Le Brexit, ce blog en a parlé.Comme l’article 50 du Traité de Lisbonne prévoit que « Les traités cessent d’être applicables à l’État concerné à partir de la date d’entrée en vigueur de l’accord de retrait ou, à défaut, deux ans après la notification visée au paragraphe 2, sauf si le Conseil européen, en accord avec l’État membre concerné, décide à l’unanimité de proroger ce délai. » et que les prochaines élections au Parlement européen sont prévues en mai 2019 avec un délai préalable de campagne électorale, le départ des deux ans se placera en mars prochain comme vient de l’annoncer MadameTheresa May au congrès de Birmingham. Là.
Par son discours, le Premier ministre a clairement indiqué sa volonté de réaliser le Brexit. Trois points sont à souligner.
- Le refus de toute soumission à la Cour de Justice de l’Union européenne
The final thing I want to say about the process of withdrawal is the most important. And that is that we will soon put before Parliament a Great Repeal Bill, which will remove from the statute book – once and for all – the European Communities Act.
This historic Bill – which will be included in the next Queen’s Speech – will mean that the 1972 Act, the legislation that gives direct effect to all EU law in Britain, will no longer apply from the date upon which we formally leave the European Union. And its effect will be clear. Our laws will be made not in Brussels but in Westminster. The judges interpreting those laws will sit not in Luxembourg but in courts in this country. The authority of EU law in Britain will end.
- Les dispositions aujourd’hui européennes seront demain devenues britanniques
As we repeal the European Communities Act, we will convert the ‘acquis’ – that is, the body of existing EU law – into British law. When the Great Repeal Bill is given Royal Assent, Parliament will be free – subject to international agreements and treaties with other countries and the EU on matters such as trade – to amend, repeal and improve any law it chooses. But by converting the acquis into British law, we will give businesses and workers maximum certainty as we leave the European Union. The same rules and laws will apply to them after Brexit as they did before. Any changes in the law will have to be subject to full scrutiny and proper Parliamentary debate. And let me be absolutely clear: existing workers’ legal rights will continue to be guaranteed in law – and they will be guaranteed as long as I am Prime Minister.
La marque européenne comme le modèle européen sont soumis au contrôle de la juridiction luxembourgeoise. Comme ces droits perdront leur efficacité sur le territoire de la Grande – Bretagne (ou de ce qui en restera), l’Office Britannique probablement accordera aux déposants la conversation de ces droits en droits nationaux.Les avis de la Cour de justice étant contraignants pour la Juridiction unifiée du brevet, c’est de l’ensemble du dispositif Brevet unitaire et Juridiction unifiée que les britanniques ne devraient pas bénéficier.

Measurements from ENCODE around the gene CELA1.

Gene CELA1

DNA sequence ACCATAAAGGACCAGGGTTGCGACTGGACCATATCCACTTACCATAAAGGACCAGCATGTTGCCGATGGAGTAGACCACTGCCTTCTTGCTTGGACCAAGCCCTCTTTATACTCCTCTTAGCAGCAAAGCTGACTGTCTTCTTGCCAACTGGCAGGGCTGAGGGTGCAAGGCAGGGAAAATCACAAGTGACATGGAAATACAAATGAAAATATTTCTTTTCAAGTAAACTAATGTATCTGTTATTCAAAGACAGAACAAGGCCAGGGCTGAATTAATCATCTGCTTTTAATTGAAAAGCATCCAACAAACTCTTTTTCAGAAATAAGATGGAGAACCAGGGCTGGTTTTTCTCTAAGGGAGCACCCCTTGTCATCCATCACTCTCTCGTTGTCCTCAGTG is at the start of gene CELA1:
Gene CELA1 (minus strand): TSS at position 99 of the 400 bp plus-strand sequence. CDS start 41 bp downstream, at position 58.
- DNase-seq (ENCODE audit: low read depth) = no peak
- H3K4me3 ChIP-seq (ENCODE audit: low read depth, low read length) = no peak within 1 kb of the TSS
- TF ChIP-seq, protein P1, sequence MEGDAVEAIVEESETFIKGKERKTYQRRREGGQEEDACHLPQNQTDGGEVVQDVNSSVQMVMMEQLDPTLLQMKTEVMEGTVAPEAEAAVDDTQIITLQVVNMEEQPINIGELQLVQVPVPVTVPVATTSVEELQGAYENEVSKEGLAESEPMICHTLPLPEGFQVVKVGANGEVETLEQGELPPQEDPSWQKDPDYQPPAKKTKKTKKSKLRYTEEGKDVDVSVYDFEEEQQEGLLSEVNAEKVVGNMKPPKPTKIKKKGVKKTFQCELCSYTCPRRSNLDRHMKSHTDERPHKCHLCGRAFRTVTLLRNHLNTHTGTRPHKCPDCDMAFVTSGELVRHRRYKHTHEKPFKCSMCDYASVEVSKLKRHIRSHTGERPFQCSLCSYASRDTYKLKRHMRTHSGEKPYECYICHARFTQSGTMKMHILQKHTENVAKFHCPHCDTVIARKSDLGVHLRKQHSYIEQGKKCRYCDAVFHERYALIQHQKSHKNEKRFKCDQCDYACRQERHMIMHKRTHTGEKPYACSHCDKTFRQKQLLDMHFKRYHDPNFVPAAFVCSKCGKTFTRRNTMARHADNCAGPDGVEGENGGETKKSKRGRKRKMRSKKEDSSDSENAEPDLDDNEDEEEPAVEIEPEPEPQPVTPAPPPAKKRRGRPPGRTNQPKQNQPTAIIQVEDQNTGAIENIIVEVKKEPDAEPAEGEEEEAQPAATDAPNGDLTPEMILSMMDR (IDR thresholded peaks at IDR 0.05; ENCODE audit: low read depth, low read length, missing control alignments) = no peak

- Sous le titre « Our vision for Britain after Brexit », un regard tourné ailleurs : « Global Britain«
But what we are now talking about is very different. Whether people like it or not, the country voted to leave the EU. And that means we are going to leave the EU. We are going to be a fully-independent, sovereign country, a country that is no longer part of a political union with supranational institutions that can override national parliaments and courts. And that means we are going, once more, to have the freedom to make our own decisions on a whole host of different matters, from how we label our food to the way in which we choose to control immigration.
So the process we are about to begin is not about negotiating all of our sovereignty away again. It is not going to be about any of those matters over which the country has just voted to regain control. It is not, therefore, a negotiation to establish a relationship anything like the one we have had for the last forty years or more. So it is not going to a “Norway model”. It’s not going to be a “Switzerland model”. It is going to be an agreement between an independent, sovereign United Kingdom and the European Union.
…….. Important foreign businesses – like Siemens and Apple – have committed to long-term investments in this country. With the Japanese purchase of ARM for £24 billion, we have seen the biggest-ever Asian investment in Britain. Countries including Canada, China, India, Mexico, Singapore and South Korea have already told us they would welcome talks on future free trade agreements. And we have already agreed to start scoping discussions on trade agreements with Australia and New Zealand.
A truly Global Britain is possible, and it is in sight. And it should be no surprise that it is. Because we are the fifth biggest economy in the world. Since 2010 we have grown faster than any economy in the G7. And we attract a fifth of all foreign investment in the EU. We are the biggest foreign investor in the United States. We have more Nobel Laureates than any country outside America. We have the best intelligence services in the world, a military that can project its power around the globe, and friendships, partnerships and alliances in every continent. We have the greatest soft power in the world, we sit in exactly the right time zone for global trade, and our language is the language of the world.